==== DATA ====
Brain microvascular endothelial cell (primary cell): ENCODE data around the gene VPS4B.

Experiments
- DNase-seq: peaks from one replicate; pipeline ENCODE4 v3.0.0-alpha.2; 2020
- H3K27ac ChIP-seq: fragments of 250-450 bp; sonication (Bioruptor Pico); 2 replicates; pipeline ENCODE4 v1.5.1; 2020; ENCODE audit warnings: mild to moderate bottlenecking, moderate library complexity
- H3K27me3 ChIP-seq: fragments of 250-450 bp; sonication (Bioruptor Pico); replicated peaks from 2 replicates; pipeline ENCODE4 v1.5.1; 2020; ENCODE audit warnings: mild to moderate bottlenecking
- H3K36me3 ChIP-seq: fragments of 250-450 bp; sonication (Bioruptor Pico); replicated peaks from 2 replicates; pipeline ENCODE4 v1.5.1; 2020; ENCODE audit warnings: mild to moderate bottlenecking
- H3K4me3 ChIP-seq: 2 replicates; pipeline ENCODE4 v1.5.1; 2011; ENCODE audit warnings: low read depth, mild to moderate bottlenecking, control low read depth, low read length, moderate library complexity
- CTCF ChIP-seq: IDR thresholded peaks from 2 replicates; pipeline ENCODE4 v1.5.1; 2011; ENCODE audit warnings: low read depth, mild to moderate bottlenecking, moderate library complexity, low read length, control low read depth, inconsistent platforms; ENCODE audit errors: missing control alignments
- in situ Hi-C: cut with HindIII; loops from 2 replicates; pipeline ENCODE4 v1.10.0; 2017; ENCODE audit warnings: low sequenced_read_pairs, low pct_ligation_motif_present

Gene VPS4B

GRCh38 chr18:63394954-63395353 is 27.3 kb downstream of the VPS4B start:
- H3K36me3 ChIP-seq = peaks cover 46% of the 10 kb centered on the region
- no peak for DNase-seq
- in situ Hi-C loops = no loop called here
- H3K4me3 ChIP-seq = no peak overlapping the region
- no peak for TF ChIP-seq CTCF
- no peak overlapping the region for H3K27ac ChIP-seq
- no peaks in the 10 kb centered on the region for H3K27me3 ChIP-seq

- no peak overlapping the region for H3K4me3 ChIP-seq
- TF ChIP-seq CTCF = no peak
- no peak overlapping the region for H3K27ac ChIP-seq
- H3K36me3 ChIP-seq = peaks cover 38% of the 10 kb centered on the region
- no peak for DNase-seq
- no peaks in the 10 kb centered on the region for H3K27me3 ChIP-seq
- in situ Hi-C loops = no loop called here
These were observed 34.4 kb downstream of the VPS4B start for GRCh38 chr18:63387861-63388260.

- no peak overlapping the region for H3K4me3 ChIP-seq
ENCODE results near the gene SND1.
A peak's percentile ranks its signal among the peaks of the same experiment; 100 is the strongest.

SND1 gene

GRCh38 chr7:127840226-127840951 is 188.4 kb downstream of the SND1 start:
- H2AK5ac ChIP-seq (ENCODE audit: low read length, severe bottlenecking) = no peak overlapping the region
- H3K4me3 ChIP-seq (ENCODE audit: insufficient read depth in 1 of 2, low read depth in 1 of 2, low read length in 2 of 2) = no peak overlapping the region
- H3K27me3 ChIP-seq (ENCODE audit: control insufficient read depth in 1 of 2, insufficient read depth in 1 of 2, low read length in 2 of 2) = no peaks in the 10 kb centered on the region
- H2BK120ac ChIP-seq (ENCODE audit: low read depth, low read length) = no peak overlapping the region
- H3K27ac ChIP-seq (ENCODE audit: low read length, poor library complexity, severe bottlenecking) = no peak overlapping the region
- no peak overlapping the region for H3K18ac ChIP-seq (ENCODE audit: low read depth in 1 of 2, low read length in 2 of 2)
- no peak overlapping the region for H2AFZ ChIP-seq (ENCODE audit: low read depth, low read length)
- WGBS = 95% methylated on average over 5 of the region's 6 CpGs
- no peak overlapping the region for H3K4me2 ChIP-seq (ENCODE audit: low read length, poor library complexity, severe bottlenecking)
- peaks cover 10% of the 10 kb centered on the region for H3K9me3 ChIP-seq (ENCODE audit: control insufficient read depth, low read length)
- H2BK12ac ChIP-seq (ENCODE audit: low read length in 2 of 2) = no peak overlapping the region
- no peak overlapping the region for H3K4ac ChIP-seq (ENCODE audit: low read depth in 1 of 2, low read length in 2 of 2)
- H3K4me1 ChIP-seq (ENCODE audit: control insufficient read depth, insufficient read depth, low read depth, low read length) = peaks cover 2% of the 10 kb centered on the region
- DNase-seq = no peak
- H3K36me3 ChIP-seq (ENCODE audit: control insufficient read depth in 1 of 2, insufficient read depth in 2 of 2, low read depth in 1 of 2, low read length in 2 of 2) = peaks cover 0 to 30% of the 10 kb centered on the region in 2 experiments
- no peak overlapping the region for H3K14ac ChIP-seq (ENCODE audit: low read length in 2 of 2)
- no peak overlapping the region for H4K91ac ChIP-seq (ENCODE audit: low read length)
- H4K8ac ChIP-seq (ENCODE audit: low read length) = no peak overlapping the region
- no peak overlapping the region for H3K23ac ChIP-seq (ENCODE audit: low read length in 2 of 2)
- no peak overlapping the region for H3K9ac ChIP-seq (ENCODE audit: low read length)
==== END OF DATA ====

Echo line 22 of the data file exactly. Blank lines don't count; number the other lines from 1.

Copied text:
- H3K36me3 ChIP-seq = peaks cover 38% of the 10 kb centered on the region